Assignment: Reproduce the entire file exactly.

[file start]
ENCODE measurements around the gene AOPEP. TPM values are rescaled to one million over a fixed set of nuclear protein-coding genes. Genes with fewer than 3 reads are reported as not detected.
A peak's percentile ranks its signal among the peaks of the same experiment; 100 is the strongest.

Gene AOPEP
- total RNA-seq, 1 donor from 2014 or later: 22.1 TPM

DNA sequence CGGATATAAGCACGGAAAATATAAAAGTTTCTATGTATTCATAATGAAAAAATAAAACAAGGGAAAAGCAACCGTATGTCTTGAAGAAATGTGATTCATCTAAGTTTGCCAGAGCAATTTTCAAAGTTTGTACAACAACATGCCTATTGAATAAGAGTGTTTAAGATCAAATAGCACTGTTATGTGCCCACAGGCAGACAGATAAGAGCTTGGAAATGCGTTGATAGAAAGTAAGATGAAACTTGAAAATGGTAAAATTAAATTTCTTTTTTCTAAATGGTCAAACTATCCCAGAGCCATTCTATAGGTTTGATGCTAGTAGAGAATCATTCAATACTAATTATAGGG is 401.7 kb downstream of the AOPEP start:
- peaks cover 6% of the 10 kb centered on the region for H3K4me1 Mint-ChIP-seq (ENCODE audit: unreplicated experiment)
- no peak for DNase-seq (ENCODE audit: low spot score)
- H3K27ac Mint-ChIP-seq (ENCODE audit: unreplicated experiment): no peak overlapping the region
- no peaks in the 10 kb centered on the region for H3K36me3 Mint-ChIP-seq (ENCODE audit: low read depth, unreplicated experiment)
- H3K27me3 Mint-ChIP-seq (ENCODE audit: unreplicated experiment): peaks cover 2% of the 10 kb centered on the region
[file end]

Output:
ENCODE measurements around the gene AOPEP. TPM values are rescaled to one million over a fixed set of nuclear protein-coding genes. Genes with fewer than 3 reads are reported as not detected.
A peak's percentile ranks its signal among the peaks of the same experiment; 100 is the strongest.

Gene AOPEP
- total RNA-seq, 1 donor from 2014 or later: 22.1 TPM

DNA sequence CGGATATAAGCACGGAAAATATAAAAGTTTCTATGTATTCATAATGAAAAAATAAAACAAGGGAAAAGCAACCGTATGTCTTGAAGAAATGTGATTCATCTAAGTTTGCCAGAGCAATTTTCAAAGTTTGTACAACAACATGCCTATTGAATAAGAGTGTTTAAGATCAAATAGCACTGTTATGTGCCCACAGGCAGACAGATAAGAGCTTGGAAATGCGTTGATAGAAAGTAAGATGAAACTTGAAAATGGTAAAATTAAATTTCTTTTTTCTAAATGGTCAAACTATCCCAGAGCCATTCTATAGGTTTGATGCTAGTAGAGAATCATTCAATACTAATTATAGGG is 401.7 kb downstream of the AOPEP start:
- peaks cover 6% of the 10 kb centered on the region for H3K4me1 Mint-ChIP-seq (ENCODE audit: unreplicated experiment)
- no peak for DNase-seq (ENCODE audit: low spot score)
- H3K27ac Mint-ChIP-seq (ENCODE audit: unreplicated experiment): no peak overlapping the region
- no peaks in the 10 kb centered on the region for H3K36me3 Mint-ChIP-seq (ENCODE audit: low read depth, unreplicated experiment)
- H3K27me3 Mint-ChIP-seq (ENCODE audit: unreplicated experiment): peaks cover 2% of the 10 kb centered on the region